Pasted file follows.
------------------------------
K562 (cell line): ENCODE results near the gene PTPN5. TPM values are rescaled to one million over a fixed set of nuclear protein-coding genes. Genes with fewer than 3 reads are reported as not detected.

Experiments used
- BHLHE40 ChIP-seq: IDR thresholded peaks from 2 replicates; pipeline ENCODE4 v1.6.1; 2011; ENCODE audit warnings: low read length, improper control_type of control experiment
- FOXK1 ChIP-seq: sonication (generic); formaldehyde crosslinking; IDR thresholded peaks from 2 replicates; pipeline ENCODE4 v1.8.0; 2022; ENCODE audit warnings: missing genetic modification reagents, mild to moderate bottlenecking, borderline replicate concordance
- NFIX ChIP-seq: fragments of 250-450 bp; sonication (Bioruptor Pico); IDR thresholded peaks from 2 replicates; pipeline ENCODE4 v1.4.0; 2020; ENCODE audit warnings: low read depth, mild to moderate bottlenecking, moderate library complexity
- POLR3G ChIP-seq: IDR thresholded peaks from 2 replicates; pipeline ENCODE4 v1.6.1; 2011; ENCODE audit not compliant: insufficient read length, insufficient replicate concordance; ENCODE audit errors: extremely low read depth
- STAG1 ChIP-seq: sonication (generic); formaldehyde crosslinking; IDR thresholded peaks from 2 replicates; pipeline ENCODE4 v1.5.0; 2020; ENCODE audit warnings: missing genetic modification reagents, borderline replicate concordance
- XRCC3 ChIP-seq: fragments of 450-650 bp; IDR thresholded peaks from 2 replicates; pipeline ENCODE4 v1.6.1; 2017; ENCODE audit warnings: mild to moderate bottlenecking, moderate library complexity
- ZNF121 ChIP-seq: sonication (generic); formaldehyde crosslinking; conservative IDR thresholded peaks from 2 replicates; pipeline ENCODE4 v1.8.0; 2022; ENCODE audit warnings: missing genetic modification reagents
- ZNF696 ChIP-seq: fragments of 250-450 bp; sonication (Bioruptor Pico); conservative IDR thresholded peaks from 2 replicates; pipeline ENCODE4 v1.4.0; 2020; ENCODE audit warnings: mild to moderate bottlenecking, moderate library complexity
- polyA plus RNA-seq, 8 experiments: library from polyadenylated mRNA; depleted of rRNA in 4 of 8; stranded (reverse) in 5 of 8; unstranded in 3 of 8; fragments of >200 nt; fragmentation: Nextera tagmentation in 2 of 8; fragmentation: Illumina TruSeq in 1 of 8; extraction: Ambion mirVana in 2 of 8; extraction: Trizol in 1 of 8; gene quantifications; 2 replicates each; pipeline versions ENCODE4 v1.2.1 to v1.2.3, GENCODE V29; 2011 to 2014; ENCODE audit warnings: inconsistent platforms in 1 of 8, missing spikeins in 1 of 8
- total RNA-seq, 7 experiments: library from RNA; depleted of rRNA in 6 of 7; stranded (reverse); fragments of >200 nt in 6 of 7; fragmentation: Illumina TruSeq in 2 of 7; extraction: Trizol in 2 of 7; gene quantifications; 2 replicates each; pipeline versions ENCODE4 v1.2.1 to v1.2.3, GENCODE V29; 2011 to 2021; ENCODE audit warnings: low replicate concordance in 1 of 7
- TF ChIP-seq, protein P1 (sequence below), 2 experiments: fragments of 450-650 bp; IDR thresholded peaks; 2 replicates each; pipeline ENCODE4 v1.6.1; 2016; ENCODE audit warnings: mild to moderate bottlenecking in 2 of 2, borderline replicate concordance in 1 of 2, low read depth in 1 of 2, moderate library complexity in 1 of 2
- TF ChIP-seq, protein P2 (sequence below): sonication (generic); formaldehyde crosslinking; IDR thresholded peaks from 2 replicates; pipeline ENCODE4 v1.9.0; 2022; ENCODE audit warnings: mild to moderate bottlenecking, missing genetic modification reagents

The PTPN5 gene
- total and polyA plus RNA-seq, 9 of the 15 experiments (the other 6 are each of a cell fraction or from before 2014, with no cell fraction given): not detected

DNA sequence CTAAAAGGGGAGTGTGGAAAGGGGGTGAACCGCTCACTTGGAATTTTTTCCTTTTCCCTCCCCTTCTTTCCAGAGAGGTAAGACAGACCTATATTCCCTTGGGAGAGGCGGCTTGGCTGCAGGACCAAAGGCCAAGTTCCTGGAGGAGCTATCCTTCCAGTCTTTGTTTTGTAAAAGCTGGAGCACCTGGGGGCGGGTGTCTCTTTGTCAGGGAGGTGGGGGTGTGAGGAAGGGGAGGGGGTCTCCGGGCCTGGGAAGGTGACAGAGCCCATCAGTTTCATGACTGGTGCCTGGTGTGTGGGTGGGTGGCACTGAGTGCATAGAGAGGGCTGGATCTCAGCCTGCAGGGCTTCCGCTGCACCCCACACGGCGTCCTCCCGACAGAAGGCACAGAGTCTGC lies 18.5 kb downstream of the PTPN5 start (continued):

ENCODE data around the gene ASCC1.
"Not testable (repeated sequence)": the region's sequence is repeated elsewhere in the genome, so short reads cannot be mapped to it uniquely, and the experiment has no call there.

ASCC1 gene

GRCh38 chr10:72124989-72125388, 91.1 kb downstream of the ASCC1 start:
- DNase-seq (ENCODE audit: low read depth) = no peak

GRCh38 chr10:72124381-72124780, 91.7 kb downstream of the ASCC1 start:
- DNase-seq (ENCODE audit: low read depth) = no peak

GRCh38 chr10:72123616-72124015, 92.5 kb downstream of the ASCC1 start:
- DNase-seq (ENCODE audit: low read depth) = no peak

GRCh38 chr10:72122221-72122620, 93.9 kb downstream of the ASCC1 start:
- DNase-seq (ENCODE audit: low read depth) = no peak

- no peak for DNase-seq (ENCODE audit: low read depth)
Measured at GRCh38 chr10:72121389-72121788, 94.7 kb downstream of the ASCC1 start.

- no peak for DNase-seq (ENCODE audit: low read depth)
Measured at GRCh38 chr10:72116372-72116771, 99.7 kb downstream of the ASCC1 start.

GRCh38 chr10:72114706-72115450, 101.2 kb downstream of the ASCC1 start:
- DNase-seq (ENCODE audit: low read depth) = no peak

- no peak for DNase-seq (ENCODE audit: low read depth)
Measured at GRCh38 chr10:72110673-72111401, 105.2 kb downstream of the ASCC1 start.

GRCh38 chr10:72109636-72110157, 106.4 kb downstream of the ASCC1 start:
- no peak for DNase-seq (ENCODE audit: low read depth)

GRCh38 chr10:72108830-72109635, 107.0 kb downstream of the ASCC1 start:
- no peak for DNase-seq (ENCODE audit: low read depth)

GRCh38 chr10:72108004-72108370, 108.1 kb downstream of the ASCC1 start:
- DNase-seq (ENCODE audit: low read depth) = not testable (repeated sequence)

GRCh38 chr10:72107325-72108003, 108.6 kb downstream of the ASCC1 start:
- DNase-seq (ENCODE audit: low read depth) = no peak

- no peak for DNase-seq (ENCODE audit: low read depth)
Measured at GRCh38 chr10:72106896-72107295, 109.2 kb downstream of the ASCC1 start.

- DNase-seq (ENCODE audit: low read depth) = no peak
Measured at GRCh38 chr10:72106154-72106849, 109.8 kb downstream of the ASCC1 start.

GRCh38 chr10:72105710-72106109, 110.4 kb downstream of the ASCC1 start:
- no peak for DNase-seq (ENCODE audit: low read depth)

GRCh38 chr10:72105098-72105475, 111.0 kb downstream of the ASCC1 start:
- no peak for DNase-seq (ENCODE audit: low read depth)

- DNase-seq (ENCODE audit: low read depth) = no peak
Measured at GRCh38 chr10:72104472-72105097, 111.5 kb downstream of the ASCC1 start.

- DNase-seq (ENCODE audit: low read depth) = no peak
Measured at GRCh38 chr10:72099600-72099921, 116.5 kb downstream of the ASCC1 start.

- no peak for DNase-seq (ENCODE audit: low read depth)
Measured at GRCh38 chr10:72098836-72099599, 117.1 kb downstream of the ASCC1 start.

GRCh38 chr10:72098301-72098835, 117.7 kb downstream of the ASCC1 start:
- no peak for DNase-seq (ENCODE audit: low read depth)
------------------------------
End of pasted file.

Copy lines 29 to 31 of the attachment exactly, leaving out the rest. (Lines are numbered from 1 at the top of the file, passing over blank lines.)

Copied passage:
- no peak for DNase-seq (ENCODE audit: low read depth)
Measured at GRCh38 chr10:72121389-72121788, 94.7 kb downstream of the ASCC1 start.

- no peak for DNase-seq (ENCODE audit: low read depth)